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1 liability to imprisonment as runaways while travelling in the South and to be sold as slaves for jail fees, disability as witnesses against white criminals at the South, restrictions upon their right of residence and removal and of instruction.
‘There is, my countrymen and friends, a remedy for such2 injustice. The Constitution of the United States knows nothing of white or black men; it makes no invidious distinction with regard to the color or condition of free inhabitants; it is broad enough to cover your persons; it has power enough to vindicate your rights. Thanks be to God that we have such a Constitution! Without it, the liberty of every man,—white as well as colored,—would be in jeopardy. There it stands, firm as the rock of Gibraltar, a high refuge from oppression.’

The State Laws which disfranchise are unconstitutional:

‘I say that if they fall upon the Constitution they will be3 dashed in pieces. I say that it is your duty to carry this question up to the Supreme Court of the United States and have it settled forever. You have everything to gain, and nothing to lose, by the trial. . . . Once get yourselves acknowledged by that august tribunal as citizens of the United States, and you may walk abroad in majesty and strength, free as the air of heaven, sacred as the persons of kings.’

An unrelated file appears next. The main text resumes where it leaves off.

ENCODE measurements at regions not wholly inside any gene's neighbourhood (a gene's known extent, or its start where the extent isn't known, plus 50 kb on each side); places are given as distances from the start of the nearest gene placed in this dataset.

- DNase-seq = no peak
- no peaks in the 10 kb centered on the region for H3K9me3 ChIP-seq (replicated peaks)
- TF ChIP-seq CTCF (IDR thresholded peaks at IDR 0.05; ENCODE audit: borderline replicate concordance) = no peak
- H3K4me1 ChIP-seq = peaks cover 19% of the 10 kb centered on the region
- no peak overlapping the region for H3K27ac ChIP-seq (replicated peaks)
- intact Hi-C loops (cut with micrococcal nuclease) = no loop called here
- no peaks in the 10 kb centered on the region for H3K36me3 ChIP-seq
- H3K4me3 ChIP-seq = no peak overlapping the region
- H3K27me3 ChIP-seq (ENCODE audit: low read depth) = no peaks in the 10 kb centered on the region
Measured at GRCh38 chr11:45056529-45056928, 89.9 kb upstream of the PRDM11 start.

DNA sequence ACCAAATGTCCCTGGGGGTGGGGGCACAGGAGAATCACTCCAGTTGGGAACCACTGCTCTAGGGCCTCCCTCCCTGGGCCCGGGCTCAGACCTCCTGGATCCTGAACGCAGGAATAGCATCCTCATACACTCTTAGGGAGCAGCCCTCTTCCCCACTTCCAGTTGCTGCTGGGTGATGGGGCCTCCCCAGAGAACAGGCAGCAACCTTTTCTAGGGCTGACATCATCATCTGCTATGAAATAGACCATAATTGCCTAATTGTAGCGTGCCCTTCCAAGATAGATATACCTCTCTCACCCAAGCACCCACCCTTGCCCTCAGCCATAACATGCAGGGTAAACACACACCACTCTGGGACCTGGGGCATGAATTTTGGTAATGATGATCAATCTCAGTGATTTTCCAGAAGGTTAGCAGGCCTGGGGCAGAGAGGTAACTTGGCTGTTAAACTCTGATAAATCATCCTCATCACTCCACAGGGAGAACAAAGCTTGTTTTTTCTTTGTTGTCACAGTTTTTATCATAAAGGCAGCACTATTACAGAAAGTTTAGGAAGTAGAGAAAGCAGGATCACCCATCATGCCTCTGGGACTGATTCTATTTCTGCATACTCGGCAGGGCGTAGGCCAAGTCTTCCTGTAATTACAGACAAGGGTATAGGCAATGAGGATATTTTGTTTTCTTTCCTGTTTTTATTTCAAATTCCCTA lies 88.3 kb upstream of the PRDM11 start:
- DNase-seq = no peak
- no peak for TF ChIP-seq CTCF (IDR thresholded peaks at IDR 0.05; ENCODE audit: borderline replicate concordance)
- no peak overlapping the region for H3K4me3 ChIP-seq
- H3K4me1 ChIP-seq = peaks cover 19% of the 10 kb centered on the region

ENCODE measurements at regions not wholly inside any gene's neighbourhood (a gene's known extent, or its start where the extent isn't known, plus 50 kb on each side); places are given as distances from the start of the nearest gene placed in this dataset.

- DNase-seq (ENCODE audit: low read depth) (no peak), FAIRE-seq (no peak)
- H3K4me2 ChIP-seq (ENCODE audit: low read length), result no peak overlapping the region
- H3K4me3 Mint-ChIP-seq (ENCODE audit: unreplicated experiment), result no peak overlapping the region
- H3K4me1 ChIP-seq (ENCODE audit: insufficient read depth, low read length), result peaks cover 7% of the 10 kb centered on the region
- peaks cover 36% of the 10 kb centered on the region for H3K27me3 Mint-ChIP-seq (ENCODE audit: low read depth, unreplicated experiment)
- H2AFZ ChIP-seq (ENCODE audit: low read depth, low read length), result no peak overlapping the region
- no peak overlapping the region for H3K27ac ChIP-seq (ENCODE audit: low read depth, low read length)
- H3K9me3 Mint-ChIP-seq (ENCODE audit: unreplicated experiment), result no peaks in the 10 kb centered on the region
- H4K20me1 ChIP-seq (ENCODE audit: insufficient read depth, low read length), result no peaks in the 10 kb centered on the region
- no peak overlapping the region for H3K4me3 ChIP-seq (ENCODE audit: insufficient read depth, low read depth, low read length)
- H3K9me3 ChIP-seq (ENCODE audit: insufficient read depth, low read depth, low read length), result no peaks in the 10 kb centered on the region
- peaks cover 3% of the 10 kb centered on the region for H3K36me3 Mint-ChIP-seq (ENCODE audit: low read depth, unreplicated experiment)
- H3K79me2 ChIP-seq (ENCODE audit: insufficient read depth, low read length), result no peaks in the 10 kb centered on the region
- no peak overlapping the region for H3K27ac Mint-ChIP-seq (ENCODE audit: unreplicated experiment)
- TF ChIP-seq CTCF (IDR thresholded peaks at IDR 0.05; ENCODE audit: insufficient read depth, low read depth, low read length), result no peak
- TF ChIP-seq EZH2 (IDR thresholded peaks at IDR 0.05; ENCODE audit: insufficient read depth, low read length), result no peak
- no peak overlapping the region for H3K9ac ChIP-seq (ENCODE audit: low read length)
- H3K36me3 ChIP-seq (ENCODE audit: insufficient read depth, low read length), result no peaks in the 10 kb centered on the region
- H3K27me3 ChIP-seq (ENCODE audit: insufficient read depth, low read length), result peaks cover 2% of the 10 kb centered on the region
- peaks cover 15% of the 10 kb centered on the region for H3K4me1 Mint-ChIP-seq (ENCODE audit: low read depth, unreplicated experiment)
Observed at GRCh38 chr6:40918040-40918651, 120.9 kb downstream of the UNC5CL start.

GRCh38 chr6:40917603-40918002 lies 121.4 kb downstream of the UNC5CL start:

He exhorted them, further, wherever they were allowed to vote, to have their names put on the poll-list and to go to the polls, voting for those friendly to their cause, and, if possible, for intelligent and respectable men of their own color. They should, besides, exercise constantly their right of petition—‘if your prayer is refused seven times, send it seventy times seven.’ All thought of colonizing themselves as a people, whether in Africa, Hayti, Upper Canada, or elsewhere, should be abandoned, and every intelligent man won over by the

1 [256] in consonance with this advice, the colored citizens of Providence, R. I., petitioned to be exempted from the tax on real estate, or allowed the suffrage and the privilege of free schools, their prayer was refused, on the ground of the difficulty of telling who was and who was not colored, which might lead some whites to swear falsely! (Lib. 1.18, 38.)

2 Address before Free People of Color, June, 1831, p. 15.

3 Ibid. p. 16.

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